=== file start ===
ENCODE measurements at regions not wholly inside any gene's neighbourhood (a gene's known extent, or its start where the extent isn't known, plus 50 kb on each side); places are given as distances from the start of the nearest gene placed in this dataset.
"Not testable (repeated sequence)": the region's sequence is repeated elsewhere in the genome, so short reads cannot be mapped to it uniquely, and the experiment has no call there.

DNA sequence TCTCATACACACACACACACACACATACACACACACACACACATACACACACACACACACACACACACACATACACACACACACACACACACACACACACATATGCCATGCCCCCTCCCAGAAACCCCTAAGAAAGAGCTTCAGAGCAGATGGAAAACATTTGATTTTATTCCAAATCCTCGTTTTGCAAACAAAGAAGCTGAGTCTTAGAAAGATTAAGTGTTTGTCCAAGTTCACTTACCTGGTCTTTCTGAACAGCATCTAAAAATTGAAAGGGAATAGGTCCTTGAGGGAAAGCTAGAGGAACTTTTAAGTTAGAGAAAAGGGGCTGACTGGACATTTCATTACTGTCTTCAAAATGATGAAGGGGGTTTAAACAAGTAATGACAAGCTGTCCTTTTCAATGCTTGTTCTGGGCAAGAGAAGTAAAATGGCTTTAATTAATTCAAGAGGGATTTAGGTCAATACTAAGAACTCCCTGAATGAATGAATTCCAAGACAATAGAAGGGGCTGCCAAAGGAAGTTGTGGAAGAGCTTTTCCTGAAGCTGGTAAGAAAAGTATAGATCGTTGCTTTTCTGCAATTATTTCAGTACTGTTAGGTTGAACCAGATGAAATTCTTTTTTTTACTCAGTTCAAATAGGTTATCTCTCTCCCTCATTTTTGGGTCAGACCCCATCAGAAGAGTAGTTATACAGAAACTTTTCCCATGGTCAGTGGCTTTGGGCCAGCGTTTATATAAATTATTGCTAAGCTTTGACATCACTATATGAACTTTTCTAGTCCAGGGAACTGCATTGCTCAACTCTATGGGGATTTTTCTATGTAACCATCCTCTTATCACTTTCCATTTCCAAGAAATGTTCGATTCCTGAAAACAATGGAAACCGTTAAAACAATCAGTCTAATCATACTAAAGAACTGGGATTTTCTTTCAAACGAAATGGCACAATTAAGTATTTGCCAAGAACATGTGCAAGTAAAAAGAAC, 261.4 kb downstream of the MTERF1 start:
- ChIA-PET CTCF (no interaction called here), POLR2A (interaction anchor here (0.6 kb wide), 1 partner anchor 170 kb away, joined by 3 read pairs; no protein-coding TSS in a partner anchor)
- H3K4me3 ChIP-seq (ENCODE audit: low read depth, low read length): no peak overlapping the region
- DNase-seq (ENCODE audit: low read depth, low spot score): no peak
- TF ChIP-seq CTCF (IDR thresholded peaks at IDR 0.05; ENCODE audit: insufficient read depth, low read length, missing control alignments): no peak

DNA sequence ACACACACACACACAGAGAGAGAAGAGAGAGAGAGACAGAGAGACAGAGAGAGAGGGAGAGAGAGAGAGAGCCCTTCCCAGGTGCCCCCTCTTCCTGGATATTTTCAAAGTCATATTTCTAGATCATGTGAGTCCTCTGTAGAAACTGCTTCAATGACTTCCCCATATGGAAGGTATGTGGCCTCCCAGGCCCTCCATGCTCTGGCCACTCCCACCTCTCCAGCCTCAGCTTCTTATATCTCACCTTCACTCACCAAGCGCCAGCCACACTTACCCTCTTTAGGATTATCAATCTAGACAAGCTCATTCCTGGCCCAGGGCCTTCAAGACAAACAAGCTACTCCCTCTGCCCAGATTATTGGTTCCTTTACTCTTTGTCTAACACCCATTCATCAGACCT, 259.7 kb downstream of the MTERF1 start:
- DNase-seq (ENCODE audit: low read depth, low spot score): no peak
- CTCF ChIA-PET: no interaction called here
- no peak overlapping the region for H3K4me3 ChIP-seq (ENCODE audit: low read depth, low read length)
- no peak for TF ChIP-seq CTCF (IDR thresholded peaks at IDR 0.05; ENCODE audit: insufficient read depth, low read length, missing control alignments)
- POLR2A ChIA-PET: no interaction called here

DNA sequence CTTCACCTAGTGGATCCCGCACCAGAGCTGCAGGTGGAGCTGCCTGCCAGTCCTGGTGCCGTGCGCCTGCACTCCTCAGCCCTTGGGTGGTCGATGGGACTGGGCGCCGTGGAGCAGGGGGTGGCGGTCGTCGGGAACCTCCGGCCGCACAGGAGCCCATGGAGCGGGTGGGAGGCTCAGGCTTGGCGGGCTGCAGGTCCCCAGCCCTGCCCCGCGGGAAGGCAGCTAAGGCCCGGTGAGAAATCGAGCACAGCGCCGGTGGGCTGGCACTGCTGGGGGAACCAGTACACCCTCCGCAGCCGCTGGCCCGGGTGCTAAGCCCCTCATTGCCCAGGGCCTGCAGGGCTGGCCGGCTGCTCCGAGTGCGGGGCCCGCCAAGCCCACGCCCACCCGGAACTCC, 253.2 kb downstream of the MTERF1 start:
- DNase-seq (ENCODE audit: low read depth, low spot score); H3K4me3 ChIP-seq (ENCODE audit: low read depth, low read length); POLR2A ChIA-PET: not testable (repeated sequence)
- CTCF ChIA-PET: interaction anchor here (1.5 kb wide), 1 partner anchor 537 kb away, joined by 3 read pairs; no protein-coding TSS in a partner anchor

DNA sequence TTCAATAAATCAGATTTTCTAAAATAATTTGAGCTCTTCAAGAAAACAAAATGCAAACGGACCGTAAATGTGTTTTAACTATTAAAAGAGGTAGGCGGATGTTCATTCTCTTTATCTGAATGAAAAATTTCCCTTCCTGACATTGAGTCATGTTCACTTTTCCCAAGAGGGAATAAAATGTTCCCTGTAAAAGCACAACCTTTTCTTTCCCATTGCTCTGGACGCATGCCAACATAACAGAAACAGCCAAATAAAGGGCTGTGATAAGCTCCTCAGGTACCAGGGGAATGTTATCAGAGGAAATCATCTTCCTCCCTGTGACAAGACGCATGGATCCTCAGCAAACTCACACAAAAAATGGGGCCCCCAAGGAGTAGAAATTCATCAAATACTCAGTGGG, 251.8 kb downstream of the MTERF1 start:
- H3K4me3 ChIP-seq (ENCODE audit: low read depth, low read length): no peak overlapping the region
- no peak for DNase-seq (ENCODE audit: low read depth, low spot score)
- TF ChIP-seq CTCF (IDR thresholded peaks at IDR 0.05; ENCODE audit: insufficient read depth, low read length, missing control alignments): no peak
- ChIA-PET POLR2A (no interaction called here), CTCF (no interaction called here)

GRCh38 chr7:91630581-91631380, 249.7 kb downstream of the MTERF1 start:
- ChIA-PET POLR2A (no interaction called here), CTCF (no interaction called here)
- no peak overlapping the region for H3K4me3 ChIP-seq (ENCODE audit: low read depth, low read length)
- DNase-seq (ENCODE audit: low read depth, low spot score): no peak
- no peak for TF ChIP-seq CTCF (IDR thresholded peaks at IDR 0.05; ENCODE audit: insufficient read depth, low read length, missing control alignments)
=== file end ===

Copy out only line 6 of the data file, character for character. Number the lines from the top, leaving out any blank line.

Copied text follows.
- DNase-seq (ENCODE audit: low read depth, low spot score): no peak